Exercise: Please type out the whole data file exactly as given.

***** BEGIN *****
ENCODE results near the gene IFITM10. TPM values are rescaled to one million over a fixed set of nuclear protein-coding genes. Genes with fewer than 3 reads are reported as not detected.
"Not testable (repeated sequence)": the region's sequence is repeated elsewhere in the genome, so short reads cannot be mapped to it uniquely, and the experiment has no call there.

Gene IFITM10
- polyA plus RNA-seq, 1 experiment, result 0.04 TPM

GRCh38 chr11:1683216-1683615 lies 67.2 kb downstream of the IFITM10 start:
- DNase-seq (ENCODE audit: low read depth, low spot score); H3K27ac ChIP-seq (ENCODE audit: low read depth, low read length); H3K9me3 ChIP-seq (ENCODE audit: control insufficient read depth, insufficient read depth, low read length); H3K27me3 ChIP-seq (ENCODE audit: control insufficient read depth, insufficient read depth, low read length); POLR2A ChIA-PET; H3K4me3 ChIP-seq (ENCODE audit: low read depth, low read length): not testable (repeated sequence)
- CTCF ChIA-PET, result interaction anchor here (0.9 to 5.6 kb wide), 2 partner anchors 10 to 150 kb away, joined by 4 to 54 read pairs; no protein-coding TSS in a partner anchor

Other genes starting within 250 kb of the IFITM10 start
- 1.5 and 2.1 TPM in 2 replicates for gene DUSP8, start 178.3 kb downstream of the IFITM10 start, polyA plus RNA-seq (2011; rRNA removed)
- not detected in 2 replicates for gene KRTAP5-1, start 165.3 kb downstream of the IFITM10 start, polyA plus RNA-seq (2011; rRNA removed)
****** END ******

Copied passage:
ENCODE results near the gene IFITM10. TPM values are rescaled to one million over a fixed set of nuclear protein-coding genes. Genes with fewer than 3 reads are reported as not detected.
"Not testable (repeated sequence)": the region's sequence is repeated elsewhere in the genome, so short reads cannot be mapped to it uniquely, and the experiment has no call there.

Gene IFITM10
- polyA plus RNA-seq, 1 experiment, result 0.04 TPM

GRCh38 chr11:1683216-1683615 lies 67.2 kb downstream of the IFITM10 start:
- DNase-seq (ENCODE audit: low read depth, low spot score); H3K27ac ChIP-seq (ENCODE audit: low read depth, low read length); H3K9me3 ChIP-seq (ENCODE audit: control insufficient read depth, insufficient read depth, low read length); H3K27me3 ChIP-seq (ENCODE audit: control insufficient read depth, insufficient read depth, low read length); POLR2A ChIA-PET; H3K4me3 ChIP-seq (ENCODE audit: low read depth, low read length): not testable (repeated sequence)
- CTCF ChIA-PET, result interaction anchor here (0.9 to 5.6 kb wide), 2 partner anchors 10 to 150 kb away, joined by 4 to 54 read pairs; no protein-coding TSS in a partner anchor

Other genes starting within 250 kb of the IFITM10 start
- 1.5 and 2.1 TPM in 2 replicates for gene DUSP8, start 178.3 kb downstream of the IFITM10 start, polyA plus RNA-seq (2011; rRNA removed)
- not detected in 2 replicates for gene KRTAP5-1, start 165.3 kb downstream of the IFITM10 start, polyA plus RNA-seq (2011; rRNA removed)